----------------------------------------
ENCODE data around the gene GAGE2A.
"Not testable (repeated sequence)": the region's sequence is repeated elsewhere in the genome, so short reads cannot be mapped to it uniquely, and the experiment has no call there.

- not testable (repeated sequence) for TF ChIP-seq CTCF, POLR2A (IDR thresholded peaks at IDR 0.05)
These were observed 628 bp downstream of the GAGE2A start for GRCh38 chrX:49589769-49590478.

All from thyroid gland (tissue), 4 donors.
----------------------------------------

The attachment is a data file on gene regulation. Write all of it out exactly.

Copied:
ENCODE data around the gene GAGE2A.
"Not testable (repeated sequence)": the region's sequence is repeated elsewhere in the genome, so short reads cannot be mapped to it uniquely, and the experiment has no call there.

- not testable (repeated sequence) for TF ChIP-seq CTCF, POLR2A (IDR thresholded peaks at IDR 0.05)
These were observed 628 bp downstream of the GAGE2A start for GRCh38 chrX:49589769-49590478.

All from thyroid gland (tissue), 4 donors.